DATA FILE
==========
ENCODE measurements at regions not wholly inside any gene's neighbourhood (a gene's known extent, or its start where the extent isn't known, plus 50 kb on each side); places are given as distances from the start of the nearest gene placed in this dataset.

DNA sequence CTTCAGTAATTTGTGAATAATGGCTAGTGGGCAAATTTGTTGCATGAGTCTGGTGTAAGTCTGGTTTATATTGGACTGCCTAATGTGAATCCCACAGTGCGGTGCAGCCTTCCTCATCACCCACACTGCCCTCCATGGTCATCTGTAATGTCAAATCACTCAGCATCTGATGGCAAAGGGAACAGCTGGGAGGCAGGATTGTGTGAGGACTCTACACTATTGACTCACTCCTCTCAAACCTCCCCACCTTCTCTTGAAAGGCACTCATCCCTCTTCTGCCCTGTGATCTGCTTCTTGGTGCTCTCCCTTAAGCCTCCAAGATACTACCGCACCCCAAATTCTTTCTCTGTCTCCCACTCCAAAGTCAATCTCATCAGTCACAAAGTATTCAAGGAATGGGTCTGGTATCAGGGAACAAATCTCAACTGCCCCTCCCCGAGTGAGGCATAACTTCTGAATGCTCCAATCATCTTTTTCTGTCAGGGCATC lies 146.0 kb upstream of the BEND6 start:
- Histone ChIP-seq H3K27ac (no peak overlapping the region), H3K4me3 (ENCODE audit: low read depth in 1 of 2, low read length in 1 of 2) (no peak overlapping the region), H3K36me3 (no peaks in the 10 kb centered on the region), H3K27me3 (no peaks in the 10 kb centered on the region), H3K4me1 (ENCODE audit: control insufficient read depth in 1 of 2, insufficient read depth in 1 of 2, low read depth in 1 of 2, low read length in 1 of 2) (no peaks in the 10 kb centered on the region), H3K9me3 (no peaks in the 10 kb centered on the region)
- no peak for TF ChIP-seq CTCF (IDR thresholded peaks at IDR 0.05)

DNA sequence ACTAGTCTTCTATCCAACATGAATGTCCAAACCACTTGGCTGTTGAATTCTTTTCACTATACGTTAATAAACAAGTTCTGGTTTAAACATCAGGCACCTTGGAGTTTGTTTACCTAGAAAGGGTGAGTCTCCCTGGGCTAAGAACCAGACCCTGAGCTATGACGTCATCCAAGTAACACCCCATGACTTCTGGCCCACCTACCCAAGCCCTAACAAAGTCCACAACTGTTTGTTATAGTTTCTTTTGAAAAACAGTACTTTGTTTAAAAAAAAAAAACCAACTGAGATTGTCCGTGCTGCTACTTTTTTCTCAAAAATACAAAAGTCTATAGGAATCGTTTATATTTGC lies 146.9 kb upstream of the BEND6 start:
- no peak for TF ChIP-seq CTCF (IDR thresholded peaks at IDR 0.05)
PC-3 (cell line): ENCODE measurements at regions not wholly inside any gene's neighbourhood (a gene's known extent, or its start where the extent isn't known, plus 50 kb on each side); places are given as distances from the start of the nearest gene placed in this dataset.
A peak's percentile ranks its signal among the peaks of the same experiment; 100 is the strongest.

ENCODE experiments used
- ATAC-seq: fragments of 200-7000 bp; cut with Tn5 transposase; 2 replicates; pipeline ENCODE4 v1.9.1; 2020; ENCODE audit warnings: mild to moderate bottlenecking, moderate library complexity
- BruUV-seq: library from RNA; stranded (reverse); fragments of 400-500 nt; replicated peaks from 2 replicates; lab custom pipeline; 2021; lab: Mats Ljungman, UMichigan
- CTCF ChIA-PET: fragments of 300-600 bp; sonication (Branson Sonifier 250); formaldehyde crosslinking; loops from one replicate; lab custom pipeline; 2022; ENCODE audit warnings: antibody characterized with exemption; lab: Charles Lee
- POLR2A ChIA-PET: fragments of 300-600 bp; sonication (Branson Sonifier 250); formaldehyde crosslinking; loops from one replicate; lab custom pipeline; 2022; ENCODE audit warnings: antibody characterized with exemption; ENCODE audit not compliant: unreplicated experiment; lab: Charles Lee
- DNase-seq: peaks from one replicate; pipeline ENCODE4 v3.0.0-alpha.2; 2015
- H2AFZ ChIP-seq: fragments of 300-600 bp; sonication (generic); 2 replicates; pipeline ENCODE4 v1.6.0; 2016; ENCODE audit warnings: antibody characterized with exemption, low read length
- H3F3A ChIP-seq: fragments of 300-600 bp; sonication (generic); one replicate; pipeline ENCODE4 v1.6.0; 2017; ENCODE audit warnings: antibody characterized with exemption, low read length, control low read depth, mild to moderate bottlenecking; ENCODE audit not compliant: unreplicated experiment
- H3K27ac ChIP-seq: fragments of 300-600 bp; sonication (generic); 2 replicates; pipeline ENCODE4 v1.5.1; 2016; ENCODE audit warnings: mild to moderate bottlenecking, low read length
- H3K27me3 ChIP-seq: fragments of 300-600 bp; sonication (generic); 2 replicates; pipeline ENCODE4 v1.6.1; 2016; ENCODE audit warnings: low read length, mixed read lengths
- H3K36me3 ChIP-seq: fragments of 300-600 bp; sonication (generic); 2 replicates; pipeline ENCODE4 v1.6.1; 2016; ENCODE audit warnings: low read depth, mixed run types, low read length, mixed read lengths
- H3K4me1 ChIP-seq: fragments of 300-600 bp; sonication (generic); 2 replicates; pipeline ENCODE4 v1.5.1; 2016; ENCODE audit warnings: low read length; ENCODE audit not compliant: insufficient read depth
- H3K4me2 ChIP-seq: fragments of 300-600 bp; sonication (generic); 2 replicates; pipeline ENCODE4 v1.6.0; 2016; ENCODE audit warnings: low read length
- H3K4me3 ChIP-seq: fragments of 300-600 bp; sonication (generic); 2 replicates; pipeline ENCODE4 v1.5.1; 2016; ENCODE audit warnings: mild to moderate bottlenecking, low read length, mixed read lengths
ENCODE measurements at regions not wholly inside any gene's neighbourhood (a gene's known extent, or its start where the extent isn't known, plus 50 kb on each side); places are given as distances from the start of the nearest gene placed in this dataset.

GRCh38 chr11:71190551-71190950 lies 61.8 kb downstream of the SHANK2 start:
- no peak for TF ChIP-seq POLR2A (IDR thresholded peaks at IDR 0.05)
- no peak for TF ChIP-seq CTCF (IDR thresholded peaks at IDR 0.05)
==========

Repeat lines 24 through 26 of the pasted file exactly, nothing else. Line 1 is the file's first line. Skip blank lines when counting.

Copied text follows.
GRCh38 chr11:71190551-71190950 lies 61.8 kb downstream of the SHANK2 start:
- no peak for TF ChIP-seq POLR2A (IDR thresholded peaks at IDR 0.05)
- no peak for TF ChIP-seq CTCF (IDR thresholded peaks at IDR 0.05)